The researchers listed four differences between their trial and SAVOR-TIMI 53 that could have led to the differing results. The first was confounding variables such as obesity or smoking that are incompletely captured in health plan databases and could have differed between studies. The second was study population characteristics: In this study, patients were 8 years younger on average, were less likely to have a history of HF and had less concurrent insulin use. The third was that SAVOR-TIMI 53 compared saxagliptin with placebo instead of comparing it directly to other antihyperglycemic agents. Lastly, there was a shorter follow-up in this study, which averaged 1 year, compared with a median follow-up of 2.1 years in the SAVOR-TIMI 53 study.

“Our findings are clinically relevant because patients and physicians often choose among various treatment alternatives (including no treatment) for [type 2 diabetes] in practice,” Toh and colleagues wrote. “Well-designed randomized trials with [hospitalized] HF as the main end point or observational studies that address the limitations of our study will help provide more definitive evidence on this topic.” – by Will Offit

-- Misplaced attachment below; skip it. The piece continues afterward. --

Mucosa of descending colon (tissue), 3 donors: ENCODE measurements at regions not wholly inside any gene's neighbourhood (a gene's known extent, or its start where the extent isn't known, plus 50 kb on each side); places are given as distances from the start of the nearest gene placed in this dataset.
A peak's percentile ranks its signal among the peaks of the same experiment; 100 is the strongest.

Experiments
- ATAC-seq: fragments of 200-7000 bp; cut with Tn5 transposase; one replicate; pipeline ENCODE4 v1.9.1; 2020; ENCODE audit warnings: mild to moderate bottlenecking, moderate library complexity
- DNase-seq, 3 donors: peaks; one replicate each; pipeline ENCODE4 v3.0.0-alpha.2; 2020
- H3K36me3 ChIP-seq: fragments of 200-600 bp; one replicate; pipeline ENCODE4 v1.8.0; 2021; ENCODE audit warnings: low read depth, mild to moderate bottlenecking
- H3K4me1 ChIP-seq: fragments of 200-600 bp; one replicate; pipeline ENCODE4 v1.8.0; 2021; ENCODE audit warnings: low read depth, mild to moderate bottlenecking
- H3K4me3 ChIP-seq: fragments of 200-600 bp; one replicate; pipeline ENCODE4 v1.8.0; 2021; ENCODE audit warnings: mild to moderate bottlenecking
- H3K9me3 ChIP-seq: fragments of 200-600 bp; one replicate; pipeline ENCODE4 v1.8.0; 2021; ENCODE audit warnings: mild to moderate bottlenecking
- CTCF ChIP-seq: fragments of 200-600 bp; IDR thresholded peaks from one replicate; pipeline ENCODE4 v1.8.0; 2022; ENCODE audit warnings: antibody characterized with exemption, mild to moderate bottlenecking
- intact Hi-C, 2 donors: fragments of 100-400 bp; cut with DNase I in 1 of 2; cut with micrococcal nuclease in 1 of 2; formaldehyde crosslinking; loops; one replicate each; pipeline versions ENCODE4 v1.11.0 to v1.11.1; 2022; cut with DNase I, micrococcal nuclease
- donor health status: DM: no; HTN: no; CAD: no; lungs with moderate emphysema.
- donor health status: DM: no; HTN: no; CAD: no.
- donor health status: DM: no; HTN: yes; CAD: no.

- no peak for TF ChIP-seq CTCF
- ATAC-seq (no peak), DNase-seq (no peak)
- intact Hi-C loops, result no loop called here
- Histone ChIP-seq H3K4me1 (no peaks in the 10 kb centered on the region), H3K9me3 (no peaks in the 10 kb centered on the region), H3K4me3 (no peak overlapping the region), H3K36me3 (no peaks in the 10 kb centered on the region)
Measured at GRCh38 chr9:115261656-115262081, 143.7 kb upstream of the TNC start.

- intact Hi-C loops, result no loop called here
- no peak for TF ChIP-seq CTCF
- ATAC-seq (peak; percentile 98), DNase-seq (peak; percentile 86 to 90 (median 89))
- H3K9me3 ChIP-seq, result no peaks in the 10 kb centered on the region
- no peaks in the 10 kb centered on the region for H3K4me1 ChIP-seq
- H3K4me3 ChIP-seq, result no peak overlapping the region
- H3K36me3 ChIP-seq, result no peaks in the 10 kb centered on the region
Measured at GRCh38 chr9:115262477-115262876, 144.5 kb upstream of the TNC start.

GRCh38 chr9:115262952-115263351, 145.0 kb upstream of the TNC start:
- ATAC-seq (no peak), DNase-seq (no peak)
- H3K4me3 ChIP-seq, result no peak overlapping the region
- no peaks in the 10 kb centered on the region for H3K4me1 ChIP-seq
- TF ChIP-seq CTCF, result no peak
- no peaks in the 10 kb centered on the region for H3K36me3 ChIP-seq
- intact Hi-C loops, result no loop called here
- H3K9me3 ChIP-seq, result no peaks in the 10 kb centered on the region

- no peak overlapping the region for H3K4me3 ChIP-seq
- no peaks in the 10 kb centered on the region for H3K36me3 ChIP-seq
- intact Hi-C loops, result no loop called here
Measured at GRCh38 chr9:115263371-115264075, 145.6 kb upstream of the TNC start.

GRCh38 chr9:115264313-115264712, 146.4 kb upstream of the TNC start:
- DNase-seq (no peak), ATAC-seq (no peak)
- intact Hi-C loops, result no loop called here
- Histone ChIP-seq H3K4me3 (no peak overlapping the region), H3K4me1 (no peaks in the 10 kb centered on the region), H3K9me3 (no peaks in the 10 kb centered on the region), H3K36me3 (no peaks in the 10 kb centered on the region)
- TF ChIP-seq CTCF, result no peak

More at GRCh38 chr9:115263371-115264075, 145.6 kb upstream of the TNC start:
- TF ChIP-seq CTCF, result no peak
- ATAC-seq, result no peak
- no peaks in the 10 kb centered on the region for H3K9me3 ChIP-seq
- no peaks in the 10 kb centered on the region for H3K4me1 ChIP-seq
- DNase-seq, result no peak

Disclosure s : Toh reports grants from the FDA during the conduct of the study. Please see the full study for a list of all other authors’ relevant financial disclosures.

Recent findings published in the Annals of Internal Medicine showed that Onglyza did not increase the risk for hospitalized heart failure compared with other antihypergylcemic agents.

“The cardiovascular safety of [dipeptidyl pedtidase-4 (DPP-4)] inhibitors has recently become a subject of considerable debate due to the conflicting findings from several large postmarketing trials,” Sengwee Toh, ScD, associate professor of population medicine at Harvard Medical School, and colleagues wrote.

According to the researchers, the SAVOR-TIMI 53 trial showed an increased risk for hospitalized HF related to Onglyza (saxagliptin, AstraZeneca). However, the EXAMINE and TECOS trials did not demonstrate a higher risk for hospitalized HF associated with Januvia (sitagliptin, Merck) or Nesina (alogliptin, Takeda). Despite the conflicting results, the FDA recommended a new safety labelling for saxagliptin last year.